Pursuing truth in charity

By: Fr. Roy Cimagala

In our pursuit for the truth, as when we do our best to update, refine or polish what we already know about our faith and what are already defined as truths and doctrine of faith, we have to avoid getting so trapped and imprisoned by their exclusive nature that we sacrifice charity, especially its finer if more difficult and challenging points.

This danger can take place when the more we seem to know about our faith, the less charitable we become, since such growing superiority in our knowledge of the faith would make us more judgmental of others, more detached from them, and less able to understand and deal with those who do not enjoy the same privilege or status that we do.

This happened in the case of the Pharisees and the scribes in the times of Christ. These people so prided themselves to be in possession of what is true about faith and religion that they looked down on those who were not like them. They even looked down on Christ and did everything to find fault in him until they managed to bring Christ to his crucifixion.

We have to realize that if truth is really truth, it will always foster charity, not hinder or undermine it. Truth’s exclusive character does not displace the inclusivity of charity. Rather it enhances charity’s inclusive character.

We have to be wary of the seemingly competing if not contradicting tendency between truth and charity that many of us believe with respect to the truth-and-charity relation. If truth sacrifices charity, then it would not really be truth. And vice-versa. If charity sacrifices truth, it would not really be charity. We have a distortion of both, a falsification of both.

We have to be clear about a certain point that many of us think about the mutual relationship between truth and charity. Many of us think that for truth to be charitable, it has to give up on something. And also vice-versa. For charity to be in the truth, it has to somehow sacrifice some of its requirements.

Nothing should be given up or sacrificed from either side of truth and charity, if both really are what they are. Of course, given our wounded, limited and sinful human condition, things may look like we are giving up or sacrificing something for truth to blend with charity, and for charity to blend with truth. But that is a subjective appreciation of things that we need to overcome and rectify.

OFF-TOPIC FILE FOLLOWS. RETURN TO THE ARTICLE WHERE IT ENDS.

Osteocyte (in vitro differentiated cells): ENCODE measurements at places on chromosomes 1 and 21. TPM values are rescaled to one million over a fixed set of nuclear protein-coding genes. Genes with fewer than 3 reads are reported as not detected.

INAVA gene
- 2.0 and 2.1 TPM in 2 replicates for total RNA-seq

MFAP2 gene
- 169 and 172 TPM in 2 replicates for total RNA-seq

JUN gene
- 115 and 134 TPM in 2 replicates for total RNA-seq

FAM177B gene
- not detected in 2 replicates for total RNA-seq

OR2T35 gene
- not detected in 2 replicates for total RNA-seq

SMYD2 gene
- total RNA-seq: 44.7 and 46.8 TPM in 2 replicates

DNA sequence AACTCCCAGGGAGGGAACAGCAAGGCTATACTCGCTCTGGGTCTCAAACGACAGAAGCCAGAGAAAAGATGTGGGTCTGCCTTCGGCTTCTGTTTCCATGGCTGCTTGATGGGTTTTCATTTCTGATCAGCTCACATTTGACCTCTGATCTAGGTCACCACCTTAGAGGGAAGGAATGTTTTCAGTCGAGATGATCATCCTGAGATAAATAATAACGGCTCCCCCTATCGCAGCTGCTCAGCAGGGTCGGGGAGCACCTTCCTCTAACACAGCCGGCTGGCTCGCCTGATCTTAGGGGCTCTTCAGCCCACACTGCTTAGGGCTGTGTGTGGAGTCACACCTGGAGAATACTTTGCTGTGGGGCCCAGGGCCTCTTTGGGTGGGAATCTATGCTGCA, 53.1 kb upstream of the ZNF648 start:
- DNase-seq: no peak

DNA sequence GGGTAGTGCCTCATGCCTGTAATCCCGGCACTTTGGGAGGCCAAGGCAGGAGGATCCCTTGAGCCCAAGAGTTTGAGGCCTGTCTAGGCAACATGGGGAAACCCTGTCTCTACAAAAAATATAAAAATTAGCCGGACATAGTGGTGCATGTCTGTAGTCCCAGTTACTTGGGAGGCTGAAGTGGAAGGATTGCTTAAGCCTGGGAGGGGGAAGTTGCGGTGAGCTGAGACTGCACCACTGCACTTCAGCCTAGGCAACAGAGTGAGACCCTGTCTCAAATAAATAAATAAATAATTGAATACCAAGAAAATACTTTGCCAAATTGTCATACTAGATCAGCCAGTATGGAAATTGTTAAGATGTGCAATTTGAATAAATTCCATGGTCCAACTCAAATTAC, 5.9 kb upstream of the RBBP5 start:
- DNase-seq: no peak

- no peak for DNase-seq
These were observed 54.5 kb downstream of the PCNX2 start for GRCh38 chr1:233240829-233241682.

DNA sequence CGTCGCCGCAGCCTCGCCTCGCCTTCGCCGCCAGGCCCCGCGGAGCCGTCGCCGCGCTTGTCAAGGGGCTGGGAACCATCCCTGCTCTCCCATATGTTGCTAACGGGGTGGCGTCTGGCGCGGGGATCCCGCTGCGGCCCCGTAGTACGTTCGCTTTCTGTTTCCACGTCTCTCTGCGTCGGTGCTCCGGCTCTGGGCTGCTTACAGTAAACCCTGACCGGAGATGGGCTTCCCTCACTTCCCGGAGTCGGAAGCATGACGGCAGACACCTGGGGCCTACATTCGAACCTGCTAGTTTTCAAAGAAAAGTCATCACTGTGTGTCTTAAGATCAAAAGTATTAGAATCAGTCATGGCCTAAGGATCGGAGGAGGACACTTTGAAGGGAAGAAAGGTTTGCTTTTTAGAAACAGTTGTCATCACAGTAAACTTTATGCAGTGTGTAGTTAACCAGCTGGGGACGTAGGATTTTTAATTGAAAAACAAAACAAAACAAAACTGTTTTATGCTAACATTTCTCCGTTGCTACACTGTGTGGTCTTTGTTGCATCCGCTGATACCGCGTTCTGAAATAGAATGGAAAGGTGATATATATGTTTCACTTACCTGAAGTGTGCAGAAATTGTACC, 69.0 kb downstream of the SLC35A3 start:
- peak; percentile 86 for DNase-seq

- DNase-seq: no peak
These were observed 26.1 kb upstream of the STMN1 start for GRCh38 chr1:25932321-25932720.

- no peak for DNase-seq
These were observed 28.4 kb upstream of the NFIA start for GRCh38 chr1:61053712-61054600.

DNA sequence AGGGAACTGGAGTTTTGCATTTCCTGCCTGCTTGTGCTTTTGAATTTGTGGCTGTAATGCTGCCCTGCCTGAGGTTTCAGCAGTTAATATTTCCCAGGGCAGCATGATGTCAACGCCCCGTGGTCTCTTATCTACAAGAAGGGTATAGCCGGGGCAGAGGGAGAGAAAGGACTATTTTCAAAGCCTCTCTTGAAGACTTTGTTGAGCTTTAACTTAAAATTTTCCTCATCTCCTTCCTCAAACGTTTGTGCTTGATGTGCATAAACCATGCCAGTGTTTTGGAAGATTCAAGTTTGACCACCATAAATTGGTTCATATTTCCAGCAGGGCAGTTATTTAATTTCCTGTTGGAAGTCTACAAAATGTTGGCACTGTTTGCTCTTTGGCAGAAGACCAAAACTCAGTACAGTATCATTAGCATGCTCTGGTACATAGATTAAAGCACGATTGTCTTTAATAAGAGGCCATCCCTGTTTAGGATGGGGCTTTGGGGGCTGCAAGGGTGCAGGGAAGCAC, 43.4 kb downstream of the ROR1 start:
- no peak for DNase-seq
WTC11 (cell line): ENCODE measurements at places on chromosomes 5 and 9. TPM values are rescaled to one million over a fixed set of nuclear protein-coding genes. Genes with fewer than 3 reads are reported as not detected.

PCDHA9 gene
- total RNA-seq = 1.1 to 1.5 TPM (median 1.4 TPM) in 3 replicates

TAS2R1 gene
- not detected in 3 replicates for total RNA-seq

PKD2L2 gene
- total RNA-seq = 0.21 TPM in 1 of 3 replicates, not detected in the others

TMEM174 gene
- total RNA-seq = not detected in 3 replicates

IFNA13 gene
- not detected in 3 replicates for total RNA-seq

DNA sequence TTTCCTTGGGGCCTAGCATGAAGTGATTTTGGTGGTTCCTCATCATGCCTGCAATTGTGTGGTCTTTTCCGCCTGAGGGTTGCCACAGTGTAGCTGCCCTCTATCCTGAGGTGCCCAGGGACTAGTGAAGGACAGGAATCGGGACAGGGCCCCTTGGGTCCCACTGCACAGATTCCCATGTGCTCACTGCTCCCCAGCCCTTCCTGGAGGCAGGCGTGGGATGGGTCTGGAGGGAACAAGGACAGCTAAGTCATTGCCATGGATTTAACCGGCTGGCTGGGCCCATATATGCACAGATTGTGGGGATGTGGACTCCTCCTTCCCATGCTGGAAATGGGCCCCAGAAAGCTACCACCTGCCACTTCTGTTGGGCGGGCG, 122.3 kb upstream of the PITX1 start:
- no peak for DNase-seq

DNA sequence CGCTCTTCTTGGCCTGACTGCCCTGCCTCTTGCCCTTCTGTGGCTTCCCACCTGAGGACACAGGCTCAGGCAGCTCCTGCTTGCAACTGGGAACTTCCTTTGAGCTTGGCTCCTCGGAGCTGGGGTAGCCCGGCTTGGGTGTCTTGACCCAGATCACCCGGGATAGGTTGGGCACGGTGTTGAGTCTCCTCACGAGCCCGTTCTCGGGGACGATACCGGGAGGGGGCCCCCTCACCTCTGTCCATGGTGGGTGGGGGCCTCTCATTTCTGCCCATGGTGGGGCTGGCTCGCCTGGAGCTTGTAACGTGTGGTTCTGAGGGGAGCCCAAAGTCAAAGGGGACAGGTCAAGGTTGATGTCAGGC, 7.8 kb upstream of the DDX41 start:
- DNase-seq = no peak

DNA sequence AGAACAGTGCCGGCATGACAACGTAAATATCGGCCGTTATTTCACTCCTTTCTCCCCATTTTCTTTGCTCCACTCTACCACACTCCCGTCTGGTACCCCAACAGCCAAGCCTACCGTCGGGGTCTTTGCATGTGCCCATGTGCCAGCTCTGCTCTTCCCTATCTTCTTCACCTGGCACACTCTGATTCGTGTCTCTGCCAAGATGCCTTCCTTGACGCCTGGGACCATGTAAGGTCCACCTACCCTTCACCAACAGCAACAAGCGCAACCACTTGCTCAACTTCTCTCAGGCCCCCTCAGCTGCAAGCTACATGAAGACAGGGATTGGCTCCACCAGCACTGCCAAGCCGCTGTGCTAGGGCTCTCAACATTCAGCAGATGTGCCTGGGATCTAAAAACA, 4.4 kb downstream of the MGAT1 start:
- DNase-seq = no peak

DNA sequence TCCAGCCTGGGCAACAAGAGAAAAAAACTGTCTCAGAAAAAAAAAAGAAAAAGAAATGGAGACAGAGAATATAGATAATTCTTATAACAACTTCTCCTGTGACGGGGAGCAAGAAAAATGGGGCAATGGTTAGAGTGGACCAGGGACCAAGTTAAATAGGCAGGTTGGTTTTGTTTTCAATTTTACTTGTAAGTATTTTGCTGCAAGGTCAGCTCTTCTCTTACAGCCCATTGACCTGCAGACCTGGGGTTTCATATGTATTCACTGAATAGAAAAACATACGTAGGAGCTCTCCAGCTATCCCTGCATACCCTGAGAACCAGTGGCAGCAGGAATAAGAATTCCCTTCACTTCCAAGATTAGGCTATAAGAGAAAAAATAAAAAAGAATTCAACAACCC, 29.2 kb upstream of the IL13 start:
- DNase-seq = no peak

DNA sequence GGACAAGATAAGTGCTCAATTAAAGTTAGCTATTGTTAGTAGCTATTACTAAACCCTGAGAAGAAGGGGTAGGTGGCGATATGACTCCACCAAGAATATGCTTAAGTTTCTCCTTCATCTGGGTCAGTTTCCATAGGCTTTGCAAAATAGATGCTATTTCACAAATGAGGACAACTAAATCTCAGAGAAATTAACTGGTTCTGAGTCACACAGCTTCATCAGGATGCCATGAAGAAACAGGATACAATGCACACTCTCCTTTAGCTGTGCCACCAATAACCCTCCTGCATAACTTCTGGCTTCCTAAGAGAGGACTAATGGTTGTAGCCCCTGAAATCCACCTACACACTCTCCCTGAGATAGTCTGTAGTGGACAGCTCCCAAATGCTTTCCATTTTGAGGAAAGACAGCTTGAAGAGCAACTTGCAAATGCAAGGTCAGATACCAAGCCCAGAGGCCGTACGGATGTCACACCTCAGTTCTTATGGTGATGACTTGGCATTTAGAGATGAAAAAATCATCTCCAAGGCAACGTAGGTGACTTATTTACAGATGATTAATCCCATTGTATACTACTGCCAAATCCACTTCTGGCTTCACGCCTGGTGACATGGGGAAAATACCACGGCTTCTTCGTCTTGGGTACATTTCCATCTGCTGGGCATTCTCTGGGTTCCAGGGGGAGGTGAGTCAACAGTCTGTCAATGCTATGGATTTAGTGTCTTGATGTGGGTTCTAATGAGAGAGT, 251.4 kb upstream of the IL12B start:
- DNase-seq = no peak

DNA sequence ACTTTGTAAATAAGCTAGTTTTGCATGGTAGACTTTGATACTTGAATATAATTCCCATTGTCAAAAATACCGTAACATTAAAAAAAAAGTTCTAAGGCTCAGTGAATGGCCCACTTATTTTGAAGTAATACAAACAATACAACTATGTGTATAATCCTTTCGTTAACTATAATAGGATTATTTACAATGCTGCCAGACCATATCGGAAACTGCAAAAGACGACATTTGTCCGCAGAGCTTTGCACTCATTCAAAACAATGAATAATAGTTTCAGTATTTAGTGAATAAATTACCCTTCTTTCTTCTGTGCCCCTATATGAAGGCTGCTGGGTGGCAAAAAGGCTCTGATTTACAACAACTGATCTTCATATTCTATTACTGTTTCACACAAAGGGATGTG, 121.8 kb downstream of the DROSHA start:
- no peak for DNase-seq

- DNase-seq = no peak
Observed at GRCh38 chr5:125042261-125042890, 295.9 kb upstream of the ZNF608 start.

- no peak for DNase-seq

Can we do it? Of course, we can, but always with the grace of God and never without the involvement of suffering and pain. The cross of Christ will somehow be in the middle of all this.

The problem is that many of us have the implicit attitude that God’s grace can be an optional thing in this issue, and that the cross, as much as possible, can and should be avoided. We can think that if we can do away with grace and the cross to be both in the truth and charity, then it would just be fine.

But the truth is that we can never do away with grace and the cross in pursuing the truth in charity and charity in the truth. Let us always remember that Christ himself did not stop simply in preaching what is true and not true with respect to faith, what is right and not right with respect to morals. Man’s salvation cannot be attained with preaching alone.

Christ had to offer his life on the cross. And for that, he had to commend his spirit to his Father. “Father, into your hands I commend my spirit,” he said. (Lk 23,46) These words express Christ’s availment of the grace that he has in common possession with the Father and the Holy Spirit, if we can describe it that way.

Email: roycimagala@gmail.com